Tips to Become More Charismatic
Jaap de Jonge, Editor, Netherlands
Thanks for the list of 4 things one needs to put into practice in order to appear and become more charismatic. I think if these things are not inborn for you, and you didn't develop them due to circumstances in your infancy, childhood, juvenility, and adolescence, you will need at least 4 things of a different kind to acquire them:
  1. SELF-KNOWLEDGE: "Know thyself" in order to understand your current "profile" and your motives to change.
  2. AWARENESS of the 4 key things (I-IV) mentioned above by Ms. van Velde.
  3. CONSCIOUS EFFORT: If you don't make a conscious, deliberate choice to change and work on these things, you will not succeed.
  4. DETERMINATION to sustain your implementation efforts for a very long time (years) as pointed out eloquently by Mr. Dragt.
All in all, I think you can improve your charisma to some extent, but to become a truly charismatic person / leader - if you were neither born nor grew up like that - is very difficult. Having a coach could be a good idea.
 

 
Ways of Becoming more Charismatic
Norman Dragt, Netherlands, Member
@Jaap de Jonge: I totally agree with Jaap de Jonge. If you did not have the luck to practice being charismatic in the period that others expect you to make mistakes and learn from them, and you have a genetic structure that makes it possible to be positive and obtain support from others, like your parents, it will take a conscious effort to become charismatic.
Taking a coach might be an expensive method, as the process to become charismatic might take considerable time. It might be cheaper to develop your charisma in cooperation with a colleague. For example both could practice observation and complimenting at the same time. In any case, it will take a lot of concentrated and conscious effort to achieve charisma.
 

 
How to Become More Charistmatic
Lawrence Gqesha, Analyst, South Africa, Member
As human beings we believe that our theories are perfect and should be implemented as they are which is not the case. We need to mix different theories and different practices to obtain better results as we deal with complex situations.
In my case my boss is a charismatic person who wants all the world to see him as the best achiever. I totally agree with many of the other authors that implementation is the key. The purpose of becoming more charismatic is in many cases self servicing and for personal gains, just using other persons as tools to achieve your self-thought charisma.
 

 
How to Become More Charismatic?
Graham Williams, Management Consultant, South Africa, Premium Member
A final thought from me. To have charisma is one thing. What you do with it is another. So Hitler, Zuma, ML King, Trump all display charisma. So what? As the world enters into a time of radical adaption, belatedly facing challenges that now threaten on many levels, maybe leaders who are not necessarily charismatic but have modesty, authenticity, compassion and caring, motives that go beyond self-interest are the better bet...
 

 
How to Become More Charismatic
souleymane gaye, Director, Senegal, Member
A charismatic person is always someone having an effect on others with singularity in mobilizing attention and commitment in different fields. For that, the sustainable demonstration of certain personal qualities is necessary.
- Self-confidence that promotes openness to others as the trust I have in me allows to establish contact with others in a positive dynamic capable of transforming the course of the things;
- Courage, necessary for leading to face to all types of adversity;
- Patience that opens all closed doors by not accepting to yield to the pressure of immediacy.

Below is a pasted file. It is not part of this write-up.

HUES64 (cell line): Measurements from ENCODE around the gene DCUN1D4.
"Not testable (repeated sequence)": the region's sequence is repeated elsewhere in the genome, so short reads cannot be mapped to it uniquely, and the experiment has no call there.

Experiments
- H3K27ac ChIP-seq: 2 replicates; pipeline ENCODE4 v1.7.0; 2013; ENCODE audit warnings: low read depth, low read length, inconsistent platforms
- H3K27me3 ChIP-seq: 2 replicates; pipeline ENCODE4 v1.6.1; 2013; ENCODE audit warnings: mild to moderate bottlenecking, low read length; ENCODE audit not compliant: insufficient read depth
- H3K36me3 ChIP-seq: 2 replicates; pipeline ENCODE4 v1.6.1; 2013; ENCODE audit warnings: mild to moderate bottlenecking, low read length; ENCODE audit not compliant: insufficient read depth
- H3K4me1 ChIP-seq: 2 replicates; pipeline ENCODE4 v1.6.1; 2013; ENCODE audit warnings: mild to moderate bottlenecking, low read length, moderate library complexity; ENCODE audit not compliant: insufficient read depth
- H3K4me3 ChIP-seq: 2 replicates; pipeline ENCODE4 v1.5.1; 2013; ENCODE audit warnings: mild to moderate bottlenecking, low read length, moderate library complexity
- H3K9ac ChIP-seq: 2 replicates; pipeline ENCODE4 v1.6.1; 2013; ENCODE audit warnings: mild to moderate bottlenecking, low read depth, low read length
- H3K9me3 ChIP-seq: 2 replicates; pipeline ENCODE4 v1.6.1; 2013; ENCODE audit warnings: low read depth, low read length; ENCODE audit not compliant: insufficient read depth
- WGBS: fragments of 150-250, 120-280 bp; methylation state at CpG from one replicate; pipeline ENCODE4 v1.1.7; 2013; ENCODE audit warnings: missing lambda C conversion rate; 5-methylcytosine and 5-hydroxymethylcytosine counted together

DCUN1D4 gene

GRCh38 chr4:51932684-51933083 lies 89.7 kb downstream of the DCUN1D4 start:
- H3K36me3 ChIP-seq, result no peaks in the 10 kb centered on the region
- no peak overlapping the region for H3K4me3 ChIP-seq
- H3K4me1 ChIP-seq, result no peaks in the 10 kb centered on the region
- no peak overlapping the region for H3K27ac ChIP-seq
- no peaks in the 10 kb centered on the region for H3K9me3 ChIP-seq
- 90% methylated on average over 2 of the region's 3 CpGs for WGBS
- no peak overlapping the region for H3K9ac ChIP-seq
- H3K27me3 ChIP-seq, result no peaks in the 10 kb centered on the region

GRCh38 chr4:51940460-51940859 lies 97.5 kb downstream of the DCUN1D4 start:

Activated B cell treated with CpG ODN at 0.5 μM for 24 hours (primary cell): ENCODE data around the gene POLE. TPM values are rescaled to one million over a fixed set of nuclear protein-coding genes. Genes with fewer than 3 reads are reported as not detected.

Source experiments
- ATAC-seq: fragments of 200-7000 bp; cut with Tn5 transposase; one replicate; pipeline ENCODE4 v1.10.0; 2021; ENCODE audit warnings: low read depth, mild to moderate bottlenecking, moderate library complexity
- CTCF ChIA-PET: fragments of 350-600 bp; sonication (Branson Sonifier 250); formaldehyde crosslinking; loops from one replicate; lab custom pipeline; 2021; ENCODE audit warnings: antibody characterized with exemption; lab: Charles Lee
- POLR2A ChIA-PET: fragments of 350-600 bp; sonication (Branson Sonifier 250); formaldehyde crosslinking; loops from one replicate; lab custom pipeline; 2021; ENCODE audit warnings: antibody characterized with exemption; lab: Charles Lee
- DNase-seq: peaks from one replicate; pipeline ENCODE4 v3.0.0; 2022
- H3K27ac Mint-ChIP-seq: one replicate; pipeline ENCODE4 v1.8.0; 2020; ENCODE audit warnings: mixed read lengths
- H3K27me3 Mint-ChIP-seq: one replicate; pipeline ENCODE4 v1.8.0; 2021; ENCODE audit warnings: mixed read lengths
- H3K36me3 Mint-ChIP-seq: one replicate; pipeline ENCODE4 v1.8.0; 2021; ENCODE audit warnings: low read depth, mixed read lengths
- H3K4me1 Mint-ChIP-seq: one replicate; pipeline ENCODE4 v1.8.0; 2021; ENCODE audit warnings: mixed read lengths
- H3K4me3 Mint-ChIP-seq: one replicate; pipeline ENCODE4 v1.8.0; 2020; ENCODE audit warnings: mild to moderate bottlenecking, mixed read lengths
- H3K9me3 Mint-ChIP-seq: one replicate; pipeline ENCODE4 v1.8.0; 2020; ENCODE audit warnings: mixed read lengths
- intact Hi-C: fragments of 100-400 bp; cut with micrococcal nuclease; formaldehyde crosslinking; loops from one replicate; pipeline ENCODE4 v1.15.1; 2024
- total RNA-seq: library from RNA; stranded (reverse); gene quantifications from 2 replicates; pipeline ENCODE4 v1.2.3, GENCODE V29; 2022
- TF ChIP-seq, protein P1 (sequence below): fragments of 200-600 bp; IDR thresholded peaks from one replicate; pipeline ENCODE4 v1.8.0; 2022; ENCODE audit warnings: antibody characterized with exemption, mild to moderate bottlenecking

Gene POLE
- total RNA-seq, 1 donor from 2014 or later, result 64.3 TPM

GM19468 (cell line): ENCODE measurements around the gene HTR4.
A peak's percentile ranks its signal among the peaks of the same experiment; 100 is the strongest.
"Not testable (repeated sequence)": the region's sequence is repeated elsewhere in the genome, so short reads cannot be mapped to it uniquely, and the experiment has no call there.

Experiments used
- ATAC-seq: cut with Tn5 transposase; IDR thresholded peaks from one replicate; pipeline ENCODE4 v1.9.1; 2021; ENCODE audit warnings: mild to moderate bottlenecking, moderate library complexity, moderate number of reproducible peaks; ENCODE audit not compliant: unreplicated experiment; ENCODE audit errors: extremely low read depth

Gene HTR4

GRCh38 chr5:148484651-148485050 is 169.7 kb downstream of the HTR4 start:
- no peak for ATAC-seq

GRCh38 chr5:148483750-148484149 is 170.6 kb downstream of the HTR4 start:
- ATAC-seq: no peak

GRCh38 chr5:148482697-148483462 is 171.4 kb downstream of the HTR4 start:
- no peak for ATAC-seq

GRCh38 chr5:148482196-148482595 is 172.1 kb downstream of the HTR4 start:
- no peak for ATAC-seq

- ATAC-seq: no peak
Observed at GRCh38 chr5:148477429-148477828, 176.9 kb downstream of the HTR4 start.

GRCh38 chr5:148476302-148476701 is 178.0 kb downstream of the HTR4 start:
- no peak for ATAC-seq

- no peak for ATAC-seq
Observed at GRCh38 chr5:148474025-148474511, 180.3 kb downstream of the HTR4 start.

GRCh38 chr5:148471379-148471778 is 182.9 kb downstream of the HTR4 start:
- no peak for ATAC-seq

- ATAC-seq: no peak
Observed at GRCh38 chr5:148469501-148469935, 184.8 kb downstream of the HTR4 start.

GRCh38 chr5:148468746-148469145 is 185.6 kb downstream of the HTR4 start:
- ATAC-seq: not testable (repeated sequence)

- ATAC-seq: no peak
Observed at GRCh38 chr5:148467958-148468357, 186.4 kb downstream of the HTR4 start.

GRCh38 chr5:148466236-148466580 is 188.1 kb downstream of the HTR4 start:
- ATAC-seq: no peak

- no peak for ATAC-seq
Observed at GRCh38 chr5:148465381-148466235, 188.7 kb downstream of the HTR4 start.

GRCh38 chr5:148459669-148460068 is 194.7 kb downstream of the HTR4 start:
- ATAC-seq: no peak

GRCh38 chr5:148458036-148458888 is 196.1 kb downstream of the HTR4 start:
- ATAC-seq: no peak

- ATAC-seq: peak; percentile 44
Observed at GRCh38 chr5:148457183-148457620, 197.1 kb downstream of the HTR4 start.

Great achievements are generally the result of long term efforts.
 

 
Why Would You Want to Become 'More Charismatic'?
Warren Miller, CPA, CFA, United States, Member
In the late 1980s, the pre-eminent management scholar Peter Drucker said this:
"Charismatic leadership is non-leadership because the charisma of the leader blinds followers to the absence of substance in the leader's message... Until it's too late."
Be careful what you ask for. You might get it!
 

 
The Secret of Charisma is in your Intent and Objective
Sridhar Gopal, Management Consultant, India, Member
Dictionary for charisma said:
a) Compelling attractiveness or charm that can inspire devotion in others.
b) A divinely conferred power or talent.
It is the second one I was drawn into to second one. When you let your divine talent shine it is obvious you become charismatic.
On another note long time back I worked for a software company.The dir to whom I reported – a Phd in Math - was rather "shabby" in appearance, hardly groomed and it didn’t matter if it was a Monday or a Friday, even when clients were on site! He always drew large crowds during his talks and often people used to give him a standing ovation at the end of his address. And his presence in some sense was captivating.
In one of my meeting with him I asked about the secret behind his charisma, he replied: "the only objective I have is to push this company among the top 25 in the country". With that he left me to ponder further.
I concluded "charisma" is a condition born out of a good intent.
 

 
The Secret is in your Intent and Objective
Graham Williams, Management Consultant, South Africa, Premium Member
Yes. It depends on the person. So both Warren and Sridhar may be right. Just as a drone can be used to disperse either bullets or seeds...
 

 
Ability of Charismatic People to Connect with People
James Antwi, HR Consultant, Swaziland, Member
I think charisma is your ability to connect well with people. Many people see charismatic leaders as those they can easily connect with, feel comfortable with and safe in their presence.
 

 
The Magic Character
Maurice Hogarth, Consultant, United Kingdom, Premium Member
Charismatic - CHARacter-IS-MAgIC.
Unfortunately there are many people who may be described as charismatic yet appear to have none of the attributes referenced in these responses. I would point to the Jeremy Hunt / Boris Johnson personalities. One of them displays many of the attributes noted; another does not, yet it is the charismatic nature of this one that draws many followers. This seems a proof of evidence of Warren Miller's quotation (above) from Peter Drucker.
As Sridar and Jaap indicate, charisma may be more a factor of nature rather than nurture/trained-learning. Learning and developing the various attributes noted in these responses may make you a 'better' communicator, be 'better' in a relationship, etc. However I suggest that it WILL NOT necessarily make you charismatic. Yet, it may be that a charismatic persona is self-nurtured as a form of (jokester-charmer) protection against being bullied or being the odd-one-out; as the biographies of some seem to indicate.